When the phone rang, I'd just gone to bed. It was an Italian voice. Andrea Ficarelli, who I've known for a long time from his PR roles at the Benetton and Toyota Formula 1 teams, was putting together The Gulf 12 Hours sportscar race at Yas Marina Circuit on January 19-20. Would I go and help him out with a bit of English-speaking reportage?
When you've just completed 18 foreign F1 trips (increasingly long-haul) and a 20-race season looms ever nearer, the idea of packing, planes and airports is not quite so appealing. But, on the other hand, 'er indoors had suffered me for two months solid. And there was the English winter. With a flight, hotel room and some sunshine in the offing, Abu Dhabi suddenly didn't seem like too bad a plan.
You get spoilt by F1. The machine is so well-oiled and everything runs like clockwork. I've seen precious little other motorsport these past 20 years because the prospect of watching club racing on free weekends tends to provoke a rolling pin response.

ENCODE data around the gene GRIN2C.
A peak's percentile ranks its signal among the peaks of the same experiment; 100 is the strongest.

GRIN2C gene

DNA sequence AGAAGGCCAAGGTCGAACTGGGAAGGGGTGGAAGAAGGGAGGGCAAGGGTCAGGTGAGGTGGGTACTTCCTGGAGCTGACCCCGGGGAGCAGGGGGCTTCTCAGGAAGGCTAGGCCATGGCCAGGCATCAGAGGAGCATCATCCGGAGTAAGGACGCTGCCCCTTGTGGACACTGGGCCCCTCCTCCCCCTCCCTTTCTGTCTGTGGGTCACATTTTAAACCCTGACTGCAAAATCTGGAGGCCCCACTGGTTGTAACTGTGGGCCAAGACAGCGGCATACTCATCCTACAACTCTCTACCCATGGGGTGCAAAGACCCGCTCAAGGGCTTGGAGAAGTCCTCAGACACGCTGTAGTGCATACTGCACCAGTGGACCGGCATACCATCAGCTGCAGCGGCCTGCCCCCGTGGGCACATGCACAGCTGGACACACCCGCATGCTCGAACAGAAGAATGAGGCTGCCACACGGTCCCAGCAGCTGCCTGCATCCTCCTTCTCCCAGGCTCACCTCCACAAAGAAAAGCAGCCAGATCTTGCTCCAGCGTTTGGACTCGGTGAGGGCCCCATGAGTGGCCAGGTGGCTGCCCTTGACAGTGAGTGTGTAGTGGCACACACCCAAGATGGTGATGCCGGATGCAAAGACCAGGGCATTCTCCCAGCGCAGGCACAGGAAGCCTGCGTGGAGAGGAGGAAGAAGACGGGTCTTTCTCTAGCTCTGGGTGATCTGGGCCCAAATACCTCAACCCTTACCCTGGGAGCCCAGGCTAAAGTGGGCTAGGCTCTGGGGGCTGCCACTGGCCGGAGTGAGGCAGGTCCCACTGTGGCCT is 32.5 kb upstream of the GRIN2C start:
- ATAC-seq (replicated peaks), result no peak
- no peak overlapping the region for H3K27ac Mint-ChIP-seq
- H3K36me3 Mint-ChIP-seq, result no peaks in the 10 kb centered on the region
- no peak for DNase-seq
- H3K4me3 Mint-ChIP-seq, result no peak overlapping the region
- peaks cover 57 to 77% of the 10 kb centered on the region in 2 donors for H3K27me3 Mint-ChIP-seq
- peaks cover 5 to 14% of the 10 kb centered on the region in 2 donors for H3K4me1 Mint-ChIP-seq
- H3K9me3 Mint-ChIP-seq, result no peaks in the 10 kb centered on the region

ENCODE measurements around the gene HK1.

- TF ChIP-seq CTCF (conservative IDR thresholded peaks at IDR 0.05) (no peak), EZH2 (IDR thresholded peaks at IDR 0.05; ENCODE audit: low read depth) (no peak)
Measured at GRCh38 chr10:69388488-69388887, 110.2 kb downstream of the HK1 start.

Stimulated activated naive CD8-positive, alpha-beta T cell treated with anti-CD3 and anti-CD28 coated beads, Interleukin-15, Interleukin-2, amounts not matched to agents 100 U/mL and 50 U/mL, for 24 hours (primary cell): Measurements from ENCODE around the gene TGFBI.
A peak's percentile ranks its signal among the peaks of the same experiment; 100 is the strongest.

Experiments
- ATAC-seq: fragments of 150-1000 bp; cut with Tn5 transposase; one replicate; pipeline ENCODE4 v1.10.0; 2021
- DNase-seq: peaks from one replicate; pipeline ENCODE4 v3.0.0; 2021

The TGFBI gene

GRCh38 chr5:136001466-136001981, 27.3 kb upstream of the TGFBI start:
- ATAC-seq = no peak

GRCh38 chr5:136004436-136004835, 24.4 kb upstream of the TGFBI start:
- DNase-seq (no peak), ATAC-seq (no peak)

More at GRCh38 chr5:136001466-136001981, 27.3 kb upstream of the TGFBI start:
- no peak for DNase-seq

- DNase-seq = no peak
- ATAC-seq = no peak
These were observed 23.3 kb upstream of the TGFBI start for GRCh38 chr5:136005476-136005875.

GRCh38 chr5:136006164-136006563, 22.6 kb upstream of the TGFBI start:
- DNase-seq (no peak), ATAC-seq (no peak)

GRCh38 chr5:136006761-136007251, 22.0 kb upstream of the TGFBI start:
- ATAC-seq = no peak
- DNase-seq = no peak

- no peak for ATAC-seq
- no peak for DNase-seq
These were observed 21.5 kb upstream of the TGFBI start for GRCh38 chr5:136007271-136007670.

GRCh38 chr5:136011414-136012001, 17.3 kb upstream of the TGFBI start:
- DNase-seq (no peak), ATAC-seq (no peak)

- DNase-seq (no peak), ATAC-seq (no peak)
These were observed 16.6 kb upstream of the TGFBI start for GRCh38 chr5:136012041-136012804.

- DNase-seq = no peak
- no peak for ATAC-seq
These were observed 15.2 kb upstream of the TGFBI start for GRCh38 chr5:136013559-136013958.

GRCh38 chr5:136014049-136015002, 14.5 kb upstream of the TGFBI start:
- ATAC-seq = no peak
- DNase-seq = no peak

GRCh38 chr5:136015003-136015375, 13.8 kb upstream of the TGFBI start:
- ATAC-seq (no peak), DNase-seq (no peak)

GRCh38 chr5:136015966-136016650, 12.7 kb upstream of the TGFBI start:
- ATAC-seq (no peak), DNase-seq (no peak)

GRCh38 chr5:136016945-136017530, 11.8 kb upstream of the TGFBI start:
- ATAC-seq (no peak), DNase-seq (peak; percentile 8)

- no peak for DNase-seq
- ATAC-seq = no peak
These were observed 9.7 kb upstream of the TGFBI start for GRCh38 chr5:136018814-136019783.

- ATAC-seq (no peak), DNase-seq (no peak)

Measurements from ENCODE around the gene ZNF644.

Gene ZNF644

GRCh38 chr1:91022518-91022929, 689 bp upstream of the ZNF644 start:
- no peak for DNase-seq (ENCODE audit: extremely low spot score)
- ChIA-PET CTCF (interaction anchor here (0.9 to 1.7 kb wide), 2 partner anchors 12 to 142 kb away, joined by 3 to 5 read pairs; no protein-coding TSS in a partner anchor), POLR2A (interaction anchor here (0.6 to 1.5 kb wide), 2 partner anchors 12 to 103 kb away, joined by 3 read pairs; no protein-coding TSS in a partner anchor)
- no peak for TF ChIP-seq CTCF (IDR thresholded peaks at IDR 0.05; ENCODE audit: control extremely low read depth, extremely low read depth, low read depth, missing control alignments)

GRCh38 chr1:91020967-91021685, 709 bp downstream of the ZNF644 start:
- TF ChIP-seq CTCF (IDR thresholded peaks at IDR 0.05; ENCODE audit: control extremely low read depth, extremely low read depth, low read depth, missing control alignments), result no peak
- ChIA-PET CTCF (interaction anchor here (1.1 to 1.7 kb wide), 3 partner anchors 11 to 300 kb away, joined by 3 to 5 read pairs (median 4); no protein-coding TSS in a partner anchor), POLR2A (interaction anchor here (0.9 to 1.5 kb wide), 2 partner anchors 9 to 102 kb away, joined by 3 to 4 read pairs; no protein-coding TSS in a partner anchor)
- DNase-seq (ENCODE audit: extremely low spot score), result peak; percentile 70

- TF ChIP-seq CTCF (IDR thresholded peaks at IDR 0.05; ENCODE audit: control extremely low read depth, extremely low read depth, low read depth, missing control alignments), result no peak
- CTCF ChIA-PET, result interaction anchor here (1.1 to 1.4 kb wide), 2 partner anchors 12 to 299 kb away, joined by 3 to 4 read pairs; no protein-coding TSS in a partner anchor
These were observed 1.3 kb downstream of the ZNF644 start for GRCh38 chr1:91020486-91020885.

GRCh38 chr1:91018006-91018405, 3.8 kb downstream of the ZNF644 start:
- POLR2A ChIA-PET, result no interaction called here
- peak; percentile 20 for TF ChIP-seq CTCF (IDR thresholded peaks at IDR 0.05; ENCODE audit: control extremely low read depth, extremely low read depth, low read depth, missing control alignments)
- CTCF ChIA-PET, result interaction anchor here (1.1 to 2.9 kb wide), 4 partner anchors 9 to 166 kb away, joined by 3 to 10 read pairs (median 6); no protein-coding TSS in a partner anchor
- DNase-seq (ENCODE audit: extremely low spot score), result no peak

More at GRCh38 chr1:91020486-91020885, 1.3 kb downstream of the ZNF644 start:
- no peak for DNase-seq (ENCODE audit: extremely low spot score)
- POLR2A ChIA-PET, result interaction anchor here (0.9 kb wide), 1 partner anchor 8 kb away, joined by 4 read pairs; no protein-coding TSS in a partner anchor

If there are any budding Bernie Ecclestones reading, fancying themselves as race promoters, some advice - don't! Take up something easier, like sword swallowing.
Without getting into the politics, Ficarelli had initially spoken about a joint venture with some of those involved in the Dubai 24 Hours (held on January 13-14) to put on a race in Abu Dhabi a week later. For various reasons he ended up going it alone, with the much-appreciated support of Abu Dhabi Motorsports Management, the company that manages Yas Marina Circuit.
GT3 entries included the United Autosports Audi R8 LMS
Ficarelli set up a small team under the name Driving Force Events Ltd that had to organise it all: negotiating with teams, sorting freight, finding a tyre supplier, catering, event organisation, ordering trophies, booking accommodation packages, you name it.
The pressure was on, with the long-term target of Yas Marina Circuit CEO Richard Cregan being to develop the Gulf 12 Hours into the number one endurance race in the Arab world, attracting both international and local drivers.
Then, a significant problem: all of a sudden it was not easy for those teams that had been competing in Dubai to economically change their subsidised freight plans to accommodate Abu Dhabi too. Ficarelli suddenly lost 10 cars and was looking at what, in real-estate parlance, would be termed a negative-equity situation.
"When things get tough it's tempting to take the easy way out and postpone," he says. "But you lose credibility and, with cars in containers in the middle of the Mediterranean, you can't do it."